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Leading on the Edge: Extraordinary Stories and Leadership Insights from The World's Most Extreme Workplace by Rachael Robertson

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Chapter 15      image

A handpicked support team can be essential

At Davis Station, the ‘green store’, the big green building that served as our supply depot, was apparently in disarray. Supplies had been accumulating for decades and no one had any real idea what was inside. To my mind this was a probity issue for the AAD; obviously, unnecessary supplies were being sent. But it also worried me that it was a huge waste of money — money that was much needed to fund the science program. Back at Kingston we had negotiated an increased budget to cover a store person over summer, someone who would conduct a full inventory stocktake and organise the return of surplus requirements.

Going off half-cocked

I wasn't sure where this person was coming from, but the most likely scenario was that a 2004 winterer would be flown across from one of the other stations and would stay on at Davis for the extra few months before going home early in 2005. When my deputy, Ross, heard through the grapevine about a Mawson winterer doing the store work I wasn't surprised. But I was concerned about the timing. It would be critical that they met the ship, as a key role during resupply would be to direct pallets of supplies when the ship was unloaded. I emailed head office: ‘When is the Mawson store person coming over?’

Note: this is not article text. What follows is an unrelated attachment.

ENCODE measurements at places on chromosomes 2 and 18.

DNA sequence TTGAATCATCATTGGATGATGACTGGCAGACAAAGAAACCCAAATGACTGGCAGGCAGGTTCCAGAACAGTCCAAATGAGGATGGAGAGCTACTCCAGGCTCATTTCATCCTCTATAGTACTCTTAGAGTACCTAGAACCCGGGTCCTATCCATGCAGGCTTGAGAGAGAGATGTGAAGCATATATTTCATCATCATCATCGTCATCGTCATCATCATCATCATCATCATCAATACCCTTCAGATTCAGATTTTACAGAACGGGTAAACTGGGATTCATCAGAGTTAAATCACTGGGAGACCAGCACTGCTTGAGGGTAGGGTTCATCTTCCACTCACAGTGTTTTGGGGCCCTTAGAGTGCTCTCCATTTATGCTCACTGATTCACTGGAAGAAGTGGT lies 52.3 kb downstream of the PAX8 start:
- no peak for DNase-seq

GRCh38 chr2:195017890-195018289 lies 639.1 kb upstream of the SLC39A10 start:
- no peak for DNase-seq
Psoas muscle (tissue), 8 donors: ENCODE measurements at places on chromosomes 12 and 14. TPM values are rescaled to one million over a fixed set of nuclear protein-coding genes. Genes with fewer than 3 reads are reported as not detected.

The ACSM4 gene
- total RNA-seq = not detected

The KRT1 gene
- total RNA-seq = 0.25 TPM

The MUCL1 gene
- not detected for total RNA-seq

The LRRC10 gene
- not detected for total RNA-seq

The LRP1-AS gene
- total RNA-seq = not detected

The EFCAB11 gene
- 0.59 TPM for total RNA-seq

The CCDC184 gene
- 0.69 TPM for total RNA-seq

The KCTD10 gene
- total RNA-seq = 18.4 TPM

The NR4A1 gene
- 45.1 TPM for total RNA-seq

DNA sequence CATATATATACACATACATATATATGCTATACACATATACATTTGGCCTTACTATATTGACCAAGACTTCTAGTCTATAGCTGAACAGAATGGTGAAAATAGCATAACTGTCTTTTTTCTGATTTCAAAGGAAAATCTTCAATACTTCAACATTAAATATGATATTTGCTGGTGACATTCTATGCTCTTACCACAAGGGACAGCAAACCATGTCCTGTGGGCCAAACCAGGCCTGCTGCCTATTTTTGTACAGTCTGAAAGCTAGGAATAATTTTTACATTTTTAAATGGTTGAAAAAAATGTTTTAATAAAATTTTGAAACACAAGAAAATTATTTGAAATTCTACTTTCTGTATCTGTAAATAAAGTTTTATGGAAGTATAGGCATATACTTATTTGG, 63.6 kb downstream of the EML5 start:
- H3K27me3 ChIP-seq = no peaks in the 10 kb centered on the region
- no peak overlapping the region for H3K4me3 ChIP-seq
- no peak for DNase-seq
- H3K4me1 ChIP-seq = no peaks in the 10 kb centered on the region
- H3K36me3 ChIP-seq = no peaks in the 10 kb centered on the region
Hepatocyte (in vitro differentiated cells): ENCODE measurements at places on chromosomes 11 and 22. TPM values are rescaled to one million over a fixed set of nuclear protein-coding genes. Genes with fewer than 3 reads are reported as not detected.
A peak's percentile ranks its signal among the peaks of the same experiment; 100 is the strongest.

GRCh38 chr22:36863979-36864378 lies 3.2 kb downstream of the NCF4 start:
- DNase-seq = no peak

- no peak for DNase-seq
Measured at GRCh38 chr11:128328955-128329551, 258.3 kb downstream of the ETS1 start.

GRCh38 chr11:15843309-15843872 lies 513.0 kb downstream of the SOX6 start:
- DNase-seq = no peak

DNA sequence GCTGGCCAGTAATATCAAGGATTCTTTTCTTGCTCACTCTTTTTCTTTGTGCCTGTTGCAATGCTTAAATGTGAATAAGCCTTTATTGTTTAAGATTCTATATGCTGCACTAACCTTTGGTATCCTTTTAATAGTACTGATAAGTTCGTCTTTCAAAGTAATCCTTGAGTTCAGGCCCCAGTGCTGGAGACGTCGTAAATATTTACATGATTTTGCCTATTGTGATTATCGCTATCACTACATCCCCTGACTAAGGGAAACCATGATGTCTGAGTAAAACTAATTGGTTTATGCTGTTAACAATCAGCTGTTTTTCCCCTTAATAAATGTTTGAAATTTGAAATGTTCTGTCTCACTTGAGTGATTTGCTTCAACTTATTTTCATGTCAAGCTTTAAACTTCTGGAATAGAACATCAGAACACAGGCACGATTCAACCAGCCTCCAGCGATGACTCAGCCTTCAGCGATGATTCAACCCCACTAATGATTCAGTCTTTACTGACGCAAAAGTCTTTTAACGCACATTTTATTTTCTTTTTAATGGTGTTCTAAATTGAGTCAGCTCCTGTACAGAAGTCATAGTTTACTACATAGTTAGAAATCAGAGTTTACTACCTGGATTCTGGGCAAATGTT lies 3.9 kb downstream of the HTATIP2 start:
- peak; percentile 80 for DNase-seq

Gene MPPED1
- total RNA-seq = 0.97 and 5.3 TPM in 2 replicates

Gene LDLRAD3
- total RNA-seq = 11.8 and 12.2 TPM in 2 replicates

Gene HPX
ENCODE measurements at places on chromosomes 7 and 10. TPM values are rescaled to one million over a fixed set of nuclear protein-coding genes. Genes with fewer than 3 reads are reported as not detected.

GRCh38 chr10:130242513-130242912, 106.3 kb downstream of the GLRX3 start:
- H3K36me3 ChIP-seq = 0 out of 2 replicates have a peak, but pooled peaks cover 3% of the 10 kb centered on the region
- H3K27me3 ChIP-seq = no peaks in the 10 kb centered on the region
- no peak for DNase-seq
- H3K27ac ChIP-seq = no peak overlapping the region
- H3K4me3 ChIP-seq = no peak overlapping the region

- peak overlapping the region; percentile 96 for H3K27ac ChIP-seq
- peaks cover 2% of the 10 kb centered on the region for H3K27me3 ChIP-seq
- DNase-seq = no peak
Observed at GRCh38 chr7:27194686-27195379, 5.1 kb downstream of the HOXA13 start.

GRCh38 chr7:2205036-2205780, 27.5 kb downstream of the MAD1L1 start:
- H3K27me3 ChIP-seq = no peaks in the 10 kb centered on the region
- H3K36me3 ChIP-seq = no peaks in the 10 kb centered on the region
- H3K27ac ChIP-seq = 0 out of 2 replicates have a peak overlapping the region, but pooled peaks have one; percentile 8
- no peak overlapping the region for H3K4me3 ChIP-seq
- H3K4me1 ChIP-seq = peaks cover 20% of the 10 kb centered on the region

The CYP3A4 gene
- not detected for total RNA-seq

The ship uploads and downloads emails twice a day and has a satellite phone for use in emergencies. ...

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